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Fango che sale. (Dregs which

rise to the top.) Guiseppe COLOMBO, Minister of Finance, at a conference at Milan, Nov, 7, 1889, referring to the administrative elections. “La “popolazione bassa approfitta di

questa inerzia, e il fango sale, “sale e sale.” (The lower orders of the population take advantage of this indulgence, and the dregs rise, rise, and keep rising.) Cf. : Sopra il fango che sale or non mi resta

Che gittare il mio sdegno in vane carte E dal palco mortale un di la testa (Over the dregs that rise, there but remains

me to fling my scorn in empty words, and one day raise the scaffold's frame above them.) Carducci, Rime nuove, pt. 2, sonnet xxxiii, last lines. Fuori i barbari! (Away with the

barbarians !) Attributed to POPE JULIUS II, otherwise Giuliano della Rovare (1441-1513), who held the Apostolic See from 1503 to 1513; referring to the Spanish army and all foreigners. According to Guiccardini (Istoria d'Italia, bk. ii) the Pope was continually hoping that “ Italia rimanesse libera dai Barbari." (Italy should remain free from the barbarians.) Godiamoci il papato, poichè Dio

ce l'ha dato. (Let us enjoy the pa pal office, since God has

given it to us.) Pope LEO X (1475-1521) was in the habit of using this phrase to his brother Giuliano. Governo negazione di Dio. (The

negation of God erected into a

system of government.) PROVERBIAL PHRASE, said to be derived from the first of two letters to the Earl of Aberdeen on the state prosecutions of the Neapolitan Government (under date April 7, 1851) from the Rt. Hon. W. E. Gladstone (1809-98.) *I have

seen and heard the strong and

too true expression used, This is “the negation of God erected into

a system of Government." Il nostro è secolo di transizione

e, quel che è peggio, di transazione. (Our century is one of transition, and what is worse, of [compromising) trans

actions.) Saying of GIOVAN BATTISTA NICCOLINI (1765-1861), recorded by Vanucci in his Ricordi della vita e delle opere di G. B. Niccolini, vol. i, p. 382. In Italia il potere non ha arric

chito nessuno. (In Italy power has brought riches iv

none.) Written by G. B. GIORGINI, on a draft bill for a pension to Luigi Carlo Farini (1822-66) brought before the Chamber of Deputies, April 16, 1863. “. . in Italia le “ vicendepolitiche sono state per "molti una

causa di rovina : il “potere non ha arricchito nessuno.” (In Italy the vicissitudes of politics have been a cause of ruin to many ; power has enriched no one.) Atti Parlam. Legisl. VIII, Sessione 1861-3, Camera dei Deputati, p. 4622. Io non credo alla geografia. (I

do not believe in geography). Attributed to PRINCE ONORATO CAETANI DI TEAXO, better known as the Duke of Sermonela, during his presidency of the Società Geografica Italiana. In allusion to the Duke Michelangelo, who, when a troublesome man was pressing upon him in an indiscreet manner a very expensive geographical work, replied: “Mi dispiace proprio tanto, ma io non credo alla geografia.” (Indeed I am exceedingly sorry, but I have no faith in geography).

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La monarchia ci unisce, la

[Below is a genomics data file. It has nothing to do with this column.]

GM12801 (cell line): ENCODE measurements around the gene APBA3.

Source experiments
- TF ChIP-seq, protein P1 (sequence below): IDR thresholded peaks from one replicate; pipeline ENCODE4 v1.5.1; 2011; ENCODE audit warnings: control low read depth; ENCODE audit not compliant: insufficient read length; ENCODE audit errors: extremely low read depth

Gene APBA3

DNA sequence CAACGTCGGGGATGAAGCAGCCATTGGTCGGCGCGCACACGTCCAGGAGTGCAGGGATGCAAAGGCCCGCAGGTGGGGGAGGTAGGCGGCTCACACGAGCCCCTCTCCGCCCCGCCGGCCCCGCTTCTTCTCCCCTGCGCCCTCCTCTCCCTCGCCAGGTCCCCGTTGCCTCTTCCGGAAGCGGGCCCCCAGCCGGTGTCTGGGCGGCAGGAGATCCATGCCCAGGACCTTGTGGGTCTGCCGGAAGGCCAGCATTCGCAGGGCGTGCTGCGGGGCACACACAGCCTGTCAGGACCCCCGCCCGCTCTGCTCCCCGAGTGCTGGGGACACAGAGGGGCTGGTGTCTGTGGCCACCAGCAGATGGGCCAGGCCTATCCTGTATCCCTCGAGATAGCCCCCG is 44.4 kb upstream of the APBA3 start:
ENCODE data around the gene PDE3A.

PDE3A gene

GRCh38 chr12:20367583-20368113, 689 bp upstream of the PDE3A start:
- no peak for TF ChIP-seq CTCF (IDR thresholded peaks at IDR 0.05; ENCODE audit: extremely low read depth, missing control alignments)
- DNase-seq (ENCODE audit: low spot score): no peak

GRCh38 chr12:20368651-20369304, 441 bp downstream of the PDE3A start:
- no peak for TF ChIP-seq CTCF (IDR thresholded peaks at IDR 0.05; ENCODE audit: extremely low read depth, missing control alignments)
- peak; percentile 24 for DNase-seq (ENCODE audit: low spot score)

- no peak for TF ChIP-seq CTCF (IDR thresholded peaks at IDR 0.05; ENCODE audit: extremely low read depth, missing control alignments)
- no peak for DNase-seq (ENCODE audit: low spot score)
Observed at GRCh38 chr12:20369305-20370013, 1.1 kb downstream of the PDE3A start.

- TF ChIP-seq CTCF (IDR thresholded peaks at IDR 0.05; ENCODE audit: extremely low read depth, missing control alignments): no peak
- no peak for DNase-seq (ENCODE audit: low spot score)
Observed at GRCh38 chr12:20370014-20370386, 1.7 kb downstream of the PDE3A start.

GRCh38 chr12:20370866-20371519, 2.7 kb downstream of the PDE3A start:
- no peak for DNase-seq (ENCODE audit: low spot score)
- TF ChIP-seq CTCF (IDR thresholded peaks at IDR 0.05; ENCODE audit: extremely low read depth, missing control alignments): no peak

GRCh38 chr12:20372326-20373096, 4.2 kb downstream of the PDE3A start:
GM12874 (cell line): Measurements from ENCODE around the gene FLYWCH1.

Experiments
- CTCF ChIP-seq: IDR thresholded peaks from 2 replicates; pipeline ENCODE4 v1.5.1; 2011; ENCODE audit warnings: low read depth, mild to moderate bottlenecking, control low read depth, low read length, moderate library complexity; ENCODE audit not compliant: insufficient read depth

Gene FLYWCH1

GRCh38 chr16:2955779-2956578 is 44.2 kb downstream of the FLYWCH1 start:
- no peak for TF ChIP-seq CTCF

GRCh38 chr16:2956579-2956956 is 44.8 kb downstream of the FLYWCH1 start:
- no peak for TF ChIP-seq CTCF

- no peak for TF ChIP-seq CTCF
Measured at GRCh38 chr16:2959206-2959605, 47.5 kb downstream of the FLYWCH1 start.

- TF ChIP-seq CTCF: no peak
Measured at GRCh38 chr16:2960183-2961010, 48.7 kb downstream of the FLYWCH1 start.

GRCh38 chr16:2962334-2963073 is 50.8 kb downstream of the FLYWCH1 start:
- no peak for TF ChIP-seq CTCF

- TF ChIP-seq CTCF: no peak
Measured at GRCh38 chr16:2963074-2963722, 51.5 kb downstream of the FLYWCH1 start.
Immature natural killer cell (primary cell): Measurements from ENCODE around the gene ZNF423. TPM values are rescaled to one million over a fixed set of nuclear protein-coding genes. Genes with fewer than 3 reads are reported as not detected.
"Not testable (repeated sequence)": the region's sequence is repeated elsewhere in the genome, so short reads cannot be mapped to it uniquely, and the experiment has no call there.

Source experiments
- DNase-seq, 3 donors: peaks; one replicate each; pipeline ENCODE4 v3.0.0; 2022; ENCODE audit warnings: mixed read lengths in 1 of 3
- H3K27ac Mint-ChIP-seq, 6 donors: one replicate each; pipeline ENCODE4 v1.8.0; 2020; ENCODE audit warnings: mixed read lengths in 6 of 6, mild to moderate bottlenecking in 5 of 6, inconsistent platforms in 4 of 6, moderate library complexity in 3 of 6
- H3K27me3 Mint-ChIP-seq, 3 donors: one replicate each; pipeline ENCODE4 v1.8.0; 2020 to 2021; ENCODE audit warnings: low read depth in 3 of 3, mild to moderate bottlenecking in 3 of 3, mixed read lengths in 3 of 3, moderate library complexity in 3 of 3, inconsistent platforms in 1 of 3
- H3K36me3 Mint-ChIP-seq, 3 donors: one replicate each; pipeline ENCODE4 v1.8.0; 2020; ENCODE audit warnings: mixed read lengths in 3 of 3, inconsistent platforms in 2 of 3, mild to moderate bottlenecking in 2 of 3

repubblica ci dividerebbe. (Monarchy unites us, the re

public would divide us). FRANCESCO Crispi (1819-1901), in the Italian Parliament, May 1, 1864. L' aritmetica non è un' opinione

(Arithmetic is not an opinion). Attributed to the Deputy BERNARDINO GRIMALDI, in a speech in parliament, Nov. 27, 1879. The phrase occurred in the course of a personal explanation, after resigning i he post of minister of finance. “La "seconda dichiarazione che tengo a "sare è questa, che per me tulle “le opinioni sono rispettabili, ma “ministro o deputato ritengo che “l'ariimetica non sia un'opinione.” (The second declaration that I wish to make is this, that all opinions are respectable, in my view, but, whether minister or depuiy, I maintain that arithmetic is not opinion.) Atli Parlam., Discussioni della Cam. dei l'ep., Sess. 1878-9, (vol. x, col. 8707). But it really originated with Filippo Mariotti in a speech at Serrasanquirico. (Cf. D. Gaspari Memorie storiche, 1883, p. 259). Lente dell 'avaro. (The miser's

[dish of] lenuils). GIOVANNI LANZA, in a speech to the Chamber of Deputies, Dec. 15, 1869. Quoted by Antonio Starrabba Di Rudini, (1839- Jin a speech at Milan, Nov. 9, 1891. Libera Chiesa in libero Stato.

(A free Church in a free State). CAMILLE BENSO, Conte di Cavour (1810-61)- his dying words. Massari, Il Conte di Carour, Ricordi biografici (2nd edit., 1875, p. 434). “Frate, frate, libera Chiesa in libero Stato." (Brother, brother, &c.).

He had often repeated the phrase, and notably in parliament, Mar. 27, 1861, on the occasion of a discussion on the whole question of Rome. Libero io nacqui, e vissi, e morrò

sciolto. (Free I was born,

have lived, and will die also). Words on a medal struck at Rome by QUEEN CHRISTINA, of Sweden (1626-89). L'Italia è fatta, ma chi farà ora

gl' Italiani ? (Italy is made, but who will now make the

Italians ?) MASSIMO D'AZEGLIO(1798-1866), at the first meeting of the Italian Parliament at Turin, in 1860. L'Italia farà da sè. (Italy will

make its own way). CARLO ALBERTO (1798-1849), in his proclamation to the people, Mar. 23, 1848. Nè elettori né eletti. (Neither

electors nor elected). Saving used on the occasion of the abstention of the Catholics from voting at the election of Giacomo Margotti, director of the United Cattolica of Turin, in 1860. He replied in his paper by using the phrase “Nè apostati nè ribelli” (Neither apostates nur rebels). Obbedisco. (I obey).